How did China learn how to spin Tibet?
By Andrew Sullivan
“Trust a public relations professional living in Beijing to write by far the best analysis I’ve seen of the Olympic-size mess that China has created for itself through its actions in Tibet. Writing in his blog Image Thief, William Moss provides detail and perspective that significantly outclass How the World Works’ own effort to make sense of recent events.
It’s a must-read for China watchers. The entire piece is great, but one section jumps out. Here, Moss is summarizing the ways in which China has effectively managed perceptions of the riots for a domestic audience.
- Harness as many Tibetan voices as possible in condemnation of the riots (more here)
- Emphasize brutal Tibetan attacks on Han people (and a Western perspective)
- Give Chinese Internet users free rein to vent their rage at ungrateful Tibetans who have bitten the hand that is lifting them into development (see also this AFP story quoting Danwei’s Jeremy Goldkorn and citing Mutant Palm’s work translating Chinese tweets, and John Kennedy’s Chinese Internet roundup at Global Voices)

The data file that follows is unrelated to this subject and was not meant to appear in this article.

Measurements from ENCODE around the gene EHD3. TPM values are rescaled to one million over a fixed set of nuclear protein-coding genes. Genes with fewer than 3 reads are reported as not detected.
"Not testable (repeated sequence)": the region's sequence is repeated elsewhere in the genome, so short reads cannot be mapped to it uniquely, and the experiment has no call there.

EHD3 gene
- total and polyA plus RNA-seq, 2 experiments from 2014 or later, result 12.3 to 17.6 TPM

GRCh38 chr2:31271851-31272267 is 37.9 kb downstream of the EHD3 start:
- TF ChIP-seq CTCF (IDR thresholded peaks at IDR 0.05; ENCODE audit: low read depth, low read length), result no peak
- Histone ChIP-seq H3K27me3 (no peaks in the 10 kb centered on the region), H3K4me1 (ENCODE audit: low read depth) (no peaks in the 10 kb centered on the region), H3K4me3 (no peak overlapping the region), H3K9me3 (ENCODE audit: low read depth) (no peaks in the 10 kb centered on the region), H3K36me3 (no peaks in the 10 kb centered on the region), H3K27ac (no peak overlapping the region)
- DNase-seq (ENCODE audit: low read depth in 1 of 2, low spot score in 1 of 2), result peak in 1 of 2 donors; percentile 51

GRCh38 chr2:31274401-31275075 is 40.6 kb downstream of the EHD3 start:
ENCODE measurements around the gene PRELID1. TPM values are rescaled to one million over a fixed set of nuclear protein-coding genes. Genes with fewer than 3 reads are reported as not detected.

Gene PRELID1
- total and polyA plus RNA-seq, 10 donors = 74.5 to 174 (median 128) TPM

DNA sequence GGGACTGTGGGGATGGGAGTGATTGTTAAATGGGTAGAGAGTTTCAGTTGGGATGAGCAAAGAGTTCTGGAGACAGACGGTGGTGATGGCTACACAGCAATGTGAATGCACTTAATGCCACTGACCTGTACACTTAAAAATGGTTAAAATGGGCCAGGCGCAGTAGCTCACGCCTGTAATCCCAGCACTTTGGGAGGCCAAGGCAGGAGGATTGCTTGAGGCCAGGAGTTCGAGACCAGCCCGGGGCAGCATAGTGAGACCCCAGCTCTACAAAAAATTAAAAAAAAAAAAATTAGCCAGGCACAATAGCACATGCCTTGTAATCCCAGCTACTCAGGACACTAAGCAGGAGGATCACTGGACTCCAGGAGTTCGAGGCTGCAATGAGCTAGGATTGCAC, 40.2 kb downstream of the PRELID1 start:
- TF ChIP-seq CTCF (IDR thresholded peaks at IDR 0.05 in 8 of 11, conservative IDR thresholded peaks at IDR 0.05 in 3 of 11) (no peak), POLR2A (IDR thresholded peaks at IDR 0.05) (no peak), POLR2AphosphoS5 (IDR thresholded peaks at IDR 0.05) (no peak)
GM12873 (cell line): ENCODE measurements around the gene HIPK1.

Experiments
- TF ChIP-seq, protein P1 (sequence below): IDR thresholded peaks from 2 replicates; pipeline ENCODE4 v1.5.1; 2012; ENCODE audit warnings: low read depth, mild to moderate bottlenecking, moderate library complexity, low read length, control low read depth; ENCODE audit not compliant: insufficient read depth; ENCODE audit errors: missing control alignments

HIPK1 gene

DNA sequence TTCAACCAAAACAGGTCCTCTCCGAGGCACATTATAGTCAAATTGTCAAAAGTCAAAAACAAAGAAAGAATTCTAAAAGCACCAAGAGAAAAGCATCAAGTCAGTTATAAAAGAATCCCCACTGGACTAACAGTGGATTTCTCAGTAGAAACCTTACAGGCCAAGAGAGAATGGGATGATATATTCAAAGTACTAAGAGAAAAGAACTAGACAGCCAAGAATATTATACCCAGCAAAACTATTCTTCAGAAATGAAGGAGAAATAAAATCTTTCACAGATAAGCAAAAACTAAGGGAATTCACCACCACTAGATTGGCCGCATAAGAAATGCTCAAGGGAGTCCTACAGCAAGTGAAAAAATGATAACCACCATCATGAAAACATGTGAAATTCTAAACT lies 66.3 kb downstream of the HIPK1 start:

For a good overview of the Chinese approach to all of this, see Mark Magnier’s interesting article on China’s P.R. efforts around the Tibet riots. It includes this damning quote from Chinese blogger and journalist Michael Anti:
“The [Chinese] government is showing more confidence and learning more about spin,” said Michael Anti, a well-known Chinese blogger on a Nieman fellowship this year at Harvard. “They’ve learned more PR tactics from Western people. They see the way the White House and the Pentagon do it.”
Yet another legacy for the current administration to be proud of: teaching the Chinese Communist Party how to spin.”